Current postgraduate opportunities

  • Functional morphological adaptation to a changing environment in Pleistocene dormice.

    The ‘island effect’ is a well-documented evolutionary phenomenon whereby animal species that become isolated on islands undergo rapid morphological change. In particular, small species tend to get larger and large species become smaller. It has also been shown that such morphological changes are often associated with functional changes related to feeding biomechanics, such as changes in bite force. The fossil dormice of the genus Leithia from the Pleistocene of Malta and Sicily are excellent examples of the island effect. These two species, isolated from their mainland ancestors by rising sea levels in the Mediterranean, underwent gigantism, becoming much larger in body size. However, despite being a key component of the Early to Late Pleistocene Siculo-Maltese fauna, they remain poorly studied with attention focussing instead on more charismatic taxa such as the one-metre-tall dwarf elephant Palaeoloxodon falconeri.

    This project seeks to understand the effects of gigantism on the morphology and function of Leithia. Are the giant fossil dormice of Malta and Sicily simply scaled-up versions of their mainland relatives or has allometric shape change occurred as body size has increased? This project will use statistical shape analysis techniques (geometric morphometrics) to compare the morphology of Leithia specimens with their extant relatives. Furthermore, how has the change in size and shape affected the feeding performance of these dormouse species? The project will then use a state-of-the-art bioengineering methodology (finite element analysis) to simulate feeding in virtual models of different dormouse species. Finally, the results of the morphological and functional analyses will be analysed in the context of known environmental data from the Pleistocene of Malta and Sicily to shed light on the factors driving the evolution, and ultimately the extinction, of the giant Mediterranean dormice.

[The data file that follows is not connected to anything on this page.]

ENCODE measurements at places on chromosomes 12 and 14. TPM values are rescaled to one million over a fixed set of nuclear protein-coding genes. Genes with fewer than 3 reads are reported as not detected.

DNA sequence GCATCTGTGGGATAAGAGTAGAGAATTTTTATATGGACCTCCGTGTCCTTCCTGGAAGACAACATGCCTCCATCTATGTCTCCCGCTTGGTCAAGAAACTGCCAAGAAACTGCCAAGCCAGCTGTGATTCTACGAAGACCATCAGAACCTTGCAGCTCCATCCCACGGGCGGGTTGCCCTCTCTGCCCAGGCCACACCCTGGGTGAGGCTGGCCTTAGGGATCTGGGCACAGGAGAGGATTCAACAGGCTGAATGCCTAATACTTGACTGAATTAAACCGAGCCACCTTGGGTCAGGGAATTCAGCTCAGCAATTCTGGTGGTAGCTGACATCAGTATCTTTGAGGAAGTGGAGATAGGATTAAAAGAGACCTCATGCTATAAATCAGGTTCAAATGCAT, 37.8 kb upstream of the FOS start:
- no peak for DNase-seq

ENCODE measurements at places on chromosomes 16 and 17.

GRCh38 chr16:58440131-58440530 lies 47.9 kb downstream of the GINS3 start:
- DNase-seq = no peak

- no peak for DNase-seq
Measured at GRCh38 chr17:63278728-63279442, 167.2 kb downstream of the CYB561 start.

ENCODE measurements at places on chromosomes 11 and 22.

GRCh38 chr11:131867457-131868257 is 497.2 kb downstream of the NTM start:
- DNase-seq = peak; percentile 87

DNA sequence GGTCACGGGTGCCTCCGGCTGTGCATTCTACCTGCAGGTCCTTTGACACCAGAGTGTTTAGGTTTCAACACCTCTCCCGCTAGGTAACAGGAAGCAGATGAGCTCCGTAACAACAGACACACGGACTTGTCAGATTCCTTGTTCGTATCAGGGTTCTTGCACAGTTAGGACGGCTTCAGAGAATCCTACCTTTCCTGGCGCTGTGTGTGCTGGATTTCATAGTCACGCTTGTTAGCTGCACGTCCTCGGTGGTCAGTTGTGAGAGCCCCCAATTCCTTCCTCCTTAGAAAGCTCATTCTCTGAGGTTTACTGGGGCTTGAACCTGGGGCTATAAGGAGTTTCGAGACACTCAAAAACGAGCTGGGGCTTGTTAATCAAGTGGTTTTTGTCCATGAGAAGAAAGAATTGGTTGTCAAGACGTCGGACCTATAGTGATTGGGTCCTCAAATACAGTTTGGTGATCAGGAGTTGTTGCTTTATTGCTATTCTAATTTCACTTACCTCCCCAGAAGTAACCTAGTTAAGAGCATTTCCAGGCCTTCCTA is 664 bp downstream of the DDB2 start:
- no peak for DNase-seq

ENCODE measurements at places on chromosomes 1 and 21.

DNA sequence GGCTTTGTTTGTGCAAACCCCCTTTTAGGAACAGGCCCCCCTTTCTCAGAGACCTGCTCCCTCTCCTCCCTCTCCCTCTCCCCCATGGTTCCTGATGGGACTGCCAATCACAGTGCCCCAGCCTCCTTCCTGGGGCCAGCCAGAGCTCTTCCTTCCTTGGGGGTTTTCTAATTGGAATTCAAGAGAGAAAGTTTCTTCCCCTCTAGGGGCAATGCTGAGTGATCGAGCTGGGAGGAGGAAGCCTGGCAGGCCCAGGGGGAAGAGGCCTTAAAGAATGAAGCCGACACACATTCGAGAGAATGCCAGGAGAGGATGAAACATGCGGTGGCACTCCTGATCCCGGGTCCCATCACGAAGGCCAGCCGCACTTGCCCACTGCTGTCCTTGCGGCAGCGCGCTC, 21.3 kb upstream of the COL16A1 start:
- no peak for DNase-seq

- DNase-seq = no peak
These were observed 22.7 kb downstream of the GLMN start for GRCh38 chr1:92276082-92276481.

This project would be ideal for a student with a background in zoology, anatomy, palaeontology or zooarchaeology. Prior experience with geometric morphometrics and/or finite element analysis would be a bonus, but is not essential as training will be provided during the course of the PhD. However, it is important that the student is competent in mathematics and data handling. The supervisory team includes expertise in functional morphology, biomechanics, imaging and palaeontology.

    Supervisory Team - Principal supervisor: Dr Phil Cox (Hull York Medical School, University of York)  Co-supervisors: Dr Victoria Herridge (Natural History Museum) and Dr Nathan Jeffery (University of Liverpool)

    Teaching Duties

    This is a Graduate Teaching Assistant (GTA) position and in addition to their research, the successful candidate will be expected to contribute up to 250 hours per annum of teaching support in relation to both postgraduate and undergraduate teaching undertaken by CAHS. This will include the supervision of laboratory classes (in gross anatomy, physiology, virtual anthropology and evolutionary anatomy), day to day support for MSc students in relation to research projects, and general support to MBBS and MSc teaching and assessment as required. Such a wide portfolio will provide the student with a great deal of teaching experience, which will contribute significantly to the student’s employability post-PhD. As part of this position, there will also be the opportunity to gain a teaching qualification (York Learning and Teaching Award) if desired.